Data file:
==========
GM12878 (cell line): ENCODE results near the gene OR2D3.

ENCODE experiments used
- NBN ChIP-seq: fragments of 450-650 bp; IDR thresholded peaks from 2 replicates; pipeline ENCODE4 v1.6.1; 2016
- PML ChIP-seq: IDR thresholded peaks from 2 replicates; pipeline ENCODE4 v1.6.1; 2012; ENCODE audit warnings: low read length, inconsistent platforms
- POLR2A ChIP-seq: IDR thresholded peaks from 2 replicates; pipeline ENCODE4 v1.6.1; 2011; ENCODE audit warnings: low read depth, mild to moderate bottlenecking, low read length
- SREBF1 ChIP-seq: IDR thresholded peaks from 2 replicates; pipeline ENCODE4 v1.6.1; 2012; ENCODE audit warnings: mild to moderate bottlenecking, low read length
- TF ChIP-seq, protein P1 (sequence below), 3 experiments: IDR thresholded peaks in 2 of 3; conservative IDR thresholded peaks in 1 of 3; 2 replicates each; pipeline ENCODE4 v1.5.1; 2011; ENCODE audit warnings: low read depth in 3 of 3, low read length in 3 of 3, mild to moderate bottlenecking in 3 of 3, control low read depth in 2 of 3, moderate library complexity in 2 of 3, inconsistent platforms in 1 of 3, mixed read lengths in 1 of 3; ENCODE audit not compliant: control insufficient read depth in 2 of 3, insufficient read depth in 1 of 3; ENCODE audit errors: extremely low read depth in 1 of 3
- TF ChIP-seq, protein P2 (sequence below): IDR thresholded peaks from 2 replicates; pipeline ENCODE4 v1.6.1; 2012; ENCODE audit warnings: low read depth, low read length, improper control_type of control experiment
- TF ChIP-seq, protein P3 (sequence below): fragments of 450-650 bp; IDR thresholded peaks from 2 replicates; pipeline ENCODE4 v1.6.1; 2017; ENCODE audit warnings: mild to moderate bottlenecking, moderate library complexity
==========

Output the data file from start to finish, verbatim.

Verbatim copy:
GM12878 (cell line): ENCODE results near the gene OR2D3.

ENCODE experiments used
- NBN ChIP-seq: fragments of 450-650 bp; IDR thresholded peaks from 2 replicates; pipeline ENCODE4 v1.6.1; 2016
- PML ChIP-seq: IDR thresholded peaks from 2 replicates; pipeline ENCODE4 v1.6.1; 2012; ENCODE audit warnings: low read length, inconsistent platforms
- POLR2A ChIP-seq: IDR thresholded peaks from 2 replicates; pipeline ENCODE4 v1.6.1; 2011; ENCODE audit warnings: low read depth, mild to moderate bottlenecking, low read length
- SREBF1 ChIP-seq: IDR thresholded peaks from 2 replicates; pipeline ENCODE4 v1.6.1; 2012; ENCODE audit warnings: mild to moderate bottlenecking, low read length
- TF ChIP-seq, protein P1 (sequence below), 3 experiments: IDR thresholded peaks in 2 of 3; conservative IDR thresholded peaks in 1 of 3; 2 replicates each; pipeline ENCODE4 v1.5.1; 2011; ENCODE audit warnings: low read depth in 3 of 3, low read length in 3 of 3, mild to moderate bottlenecking in 3 of 3, control low read depth in 2 of 3, moderate library complexity in 2 of 3, inconsistent platforms in 1 of 3, mixed read lengths in 1 of 3; ENCODE audit not compliant: control insufficient read depth in 2 of 3, insufficient read depth in 1 of 3; ENCODE audit errors: extremely low read depth in 1 of 3
- TF ChIP-seq, protein P2 (sequence below): IDR thresholded peaks from 2 replicates; pipeline ENCODE4 v1.6.1; 2012; ENCODE audit warnings: low read depth, low read length, improper control_type of control experiment
- TF ChIP-seq, protein P3 (sequence below): fragments of 450-650 bp; IDR thresholded peaks from 2 replicates; pipeline ENCODE4 v1.6.1; 2017; ENCODE audit warnings: mild to moderate bottlenecking, moderate library complexity